You are here

Looking for your ideal partner? How these cities found theirs

Edited on

21 February 2019

Love is in the air as hundreds of towns and cities across the EU set out on their quest for the perfect city partnership. Cities have until mid April to find an international group of soul-mates facing similar urban challenges, and apply to become an URBACT ‘Action Planning Network’.

Up to 23 European networks will be selected to embark on a two-and-a-half-year URBACT adventure, sharing their challenges, solutions and new ideas – while working locally to build new partnerships and tackle their own urban problems. So far, city hopefuls have published more than thirty project ideas on URBACT's Partner Search Tool, with topics ranging from town-centre development to sports participation, urban health to climate-change adaptation, community involvement to productive employment.

More than 500 EU cities have already taken part in URBACT networks, benefiting from URBACT funding, expertise in sustainable urban development and participatory policy-making – and more.

The aim is to encourage more first-time cities to join this call. But whatever your location, size, or level of experience, it’s not always easy to find your perfect match. So we asked three lucky-in-love cities how they found theirs.

'Love is in the air'

When Szombathely (HU) chanced upon Varaždin (HR), the city was looking for ways to redevelop its huge derelict military site. They also wanted to learn from EU programmes and build connections with other cities. Szombathely went on to join the MAPS Action Planning Network (2015-18) – nine partner cities all building sustainable urban strategies to “redefine the function, social role and accessibility of former military heritage”. Ágnes Győrffy, Project Manager for the Mayor’s Office, remembers how it all started…

Our city is very close to the Slovenian border, and we were invited to the Slovenian URBACT national info day. The day itself was mostly in English, and a small part in Slovenian, but there was translation, so my boss told me ‘Why not go there and have a look what URBACT is’. And so I went. There was a section when cities had the chance to present their new ideas in two minutes. And there was a young lady from Croatia – Emanuela Grđan, Counselor for Planning at City of Varaždin – saying that they too had a military asset and that they don’t know what to do with it. The problem she told us about was very, very similar to ours. So I came home saying ‘This programme sounds good! We can’t build anything, but we can think together, we can gain experience and knowledge from each other… and there is an interesting idea to have a new project with military assets’...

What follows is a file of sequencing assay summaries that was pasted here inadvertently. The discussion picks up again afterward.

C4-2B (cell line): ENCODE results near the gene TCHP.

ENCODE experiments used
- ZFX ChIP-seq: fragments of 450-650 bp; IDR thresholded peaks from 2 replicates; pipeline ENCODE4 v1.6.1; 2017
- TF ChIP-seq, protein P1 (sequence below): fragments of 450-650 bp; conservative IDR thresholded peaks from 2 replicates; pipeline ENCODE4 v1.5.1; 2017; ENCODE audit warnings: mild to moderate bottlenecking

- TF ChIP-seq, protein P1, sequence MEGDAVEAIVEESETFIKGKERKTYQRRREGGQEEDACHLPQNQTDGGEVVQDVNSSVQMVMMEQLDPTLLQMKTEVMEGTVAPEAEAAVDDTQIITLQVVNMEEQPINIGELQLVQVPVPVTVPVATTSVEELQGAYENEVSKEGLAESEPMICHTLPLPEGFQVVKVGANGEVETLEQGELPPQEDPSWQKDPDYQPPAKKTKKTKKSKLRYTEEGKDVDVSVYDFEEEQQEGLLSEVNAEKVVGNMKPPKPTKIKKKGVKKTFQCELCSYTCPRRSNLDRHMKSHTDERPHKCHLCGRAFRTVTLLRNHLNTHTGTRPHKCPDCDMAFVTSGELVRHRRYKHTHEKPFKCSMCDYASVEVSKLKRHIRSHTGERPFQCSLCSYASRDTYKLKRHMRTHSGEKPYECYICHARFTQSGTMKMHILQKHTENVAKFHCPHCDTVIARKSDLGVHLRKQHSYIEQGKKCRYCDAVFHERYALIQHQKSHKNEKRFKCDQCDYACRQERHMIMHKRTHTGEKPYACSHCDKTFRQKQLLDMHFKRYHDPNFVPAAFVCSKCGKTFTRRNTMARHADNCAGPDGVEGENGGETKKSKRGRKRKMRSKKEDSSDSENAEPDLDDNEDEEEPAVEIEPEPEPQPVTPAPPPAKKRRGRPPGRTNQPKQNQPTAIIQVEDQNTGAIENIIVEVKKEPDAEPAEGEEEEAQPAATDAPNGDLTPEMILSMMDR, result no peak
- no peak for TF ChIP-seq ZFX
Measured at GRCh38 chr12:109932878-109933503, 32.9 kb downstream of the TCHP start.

Ágnes’ tip for other cities looking for their perfect partner? “Never underestimate any occasion for a new relationship!

'Love at first sight'

Looking for job creation solutions, cherry-producing Fundão (PT) used URBACT’s online partner search tool to hook up with Baena (ES), via the local development association ADEGUA, and its new network AGRI-URBAN.

Micaela Gil, Fundão municipality’s European Project Manager recalls: “I took a moment to read all the proposals online, selected the most interesting project ideas, and presented them to the mayor. Then I sent an email to three or four partners. Baena was one – Antonio (Zafra) replied, and sent me a questionnaire. I also phoned him so we could get to know each other and better understand what Fundão could bring to the network.

I immediately felt that Antonio would be an excellent partner, just from talking on the phone. And the project seemed really interesting. The questionnaire was reassuring. Even their project idea proposal was more concrete than some of the others that didn’t give much information.

We’d briefly tried joining an URBACT project in 2008. But it didn’t get past the first phase. It was our first bad experience. But this time with AGRI-URBAN (2015-18), it went very well. Together, the cities rethought agri-food production, benefiting jobs, revenues, health and the environment.